The 5 Best Ways to Fry an Egg (Depending on How Crispy You Like the Edges)

published Apr 30, 2021
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four eggs on toast garnished
Credit: Photo: Joe Lingeman; Food Styling: Pearl Jones; Prop Styling: Vanessa Vazquez

The best way to fry an egg has long been a topic of debate. Some swear by olive oil, and some by butter. Others will wax poetic about their pan of choice. And while there is, say, a definitive method to cooking many other breakfast foods (we can all agree that we only want the crispiest bacon, right?), the technique you choose for fried eggs really depends on how you like to enjoy them. Are you a fan of lacy, bronzed edges or do you prefer the whites just set (à la your favorite diner)? Are you making brunch for a crowd or just cooking one up for leisurely solo enjoyment? Here are five techniques to help you get the style you desire.

Credit: Joe Lingeman/Kitchn

If You Want Crispy Edges: Olive Oil (Spanish-Style)

To get an egg with golden edges, take inspiration from Spain. This method cooks the egg in a pool of olive oil, which you use to baste over the whites until just set. Make sure the pan is hot (but not smoking) to help get that crunch factor.

If You Like Diner-Style Eggs: Water-Basted

Instead of frying eggs in just fat, this technique calls for adding a little hot water to the pan. Basting with the water as the egg cooks will lead to soft, tender edges rather than crispy ones. It’ll feel just like an over-easy egg — no flipping required!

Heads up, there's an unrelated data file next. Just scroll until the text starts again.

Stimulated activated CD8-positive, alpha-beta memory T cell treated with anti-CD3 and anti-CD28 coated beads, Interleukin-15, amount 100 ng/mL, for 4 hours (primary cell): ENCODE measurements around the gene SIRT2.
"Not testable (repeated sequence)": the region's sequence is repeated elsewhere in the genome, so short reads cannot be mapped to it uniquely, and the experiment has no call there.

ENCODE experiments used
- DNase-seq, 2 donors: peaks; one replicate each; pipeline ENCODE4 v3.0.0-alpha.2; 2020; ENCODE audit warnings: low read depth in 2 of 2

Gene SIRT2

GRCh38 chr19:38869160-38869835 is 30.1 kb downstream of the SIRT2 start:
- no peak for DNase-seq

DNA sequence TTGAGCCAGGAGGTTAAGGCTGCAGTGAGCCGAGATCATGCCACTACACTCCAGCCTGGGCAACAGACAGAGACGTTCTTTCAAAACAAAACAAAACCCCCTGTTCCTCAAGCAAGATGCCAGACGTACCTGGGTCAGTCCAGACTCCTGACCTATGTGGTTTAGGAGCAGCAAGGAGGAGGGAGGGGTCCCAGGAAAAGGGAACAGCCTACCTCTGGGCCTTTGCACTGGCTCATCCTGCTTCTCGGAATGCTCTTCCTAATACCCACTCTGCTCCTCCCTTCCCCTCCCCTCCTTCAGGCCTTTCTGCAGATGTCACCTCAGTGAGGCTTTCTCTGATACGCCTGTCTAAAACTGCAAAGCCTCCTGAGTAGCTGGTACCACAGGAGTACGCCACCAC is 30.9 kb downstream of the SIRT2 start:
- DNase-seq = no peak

If You Want an Indulgent Egg: Heavy Cream

Frying an egg in heavy cream may be one of the most decadent ways to enjoy the breakfast essential. As the ingredients cook, the cream simmers and breaks into milk and butter solids, resulting in an intensely-flavored egg with caramelized edges and a runny yolk.

Credit: Photo: Joe Lingeman/Kitchn; Food Styling: Brett Regot

If You Like in-Between Eggs: Butter-Basted

Perhaps the most classic technique, butter basting will get you the best of both worlds when it comes to fried eggs: one that’s not too crispy or too tender. Cooked on medium heat in a nonstick pan, the egg is gently covered in browning butter until just set, then ready to drape over toast, salads, and rice. Consider this your easy, everyday egg.

If You’re Cooking for a Crowd: The Sheet Pan

Yes, it’s possible to make fried eggs for a group without standing at the stove all morning. The secret? Your quarter sheet pan. Preheat a generously-oiled tray in a 450°F oven for 15 minutes. Once ready, crack a dozen eggs into a large bowl and slide them gently onto the pan. In five minutes, you’ll have a pan full of diner-style eggs for divvying up any way you want to.

Make it a frittata: Sheet Pan Veggie Frittata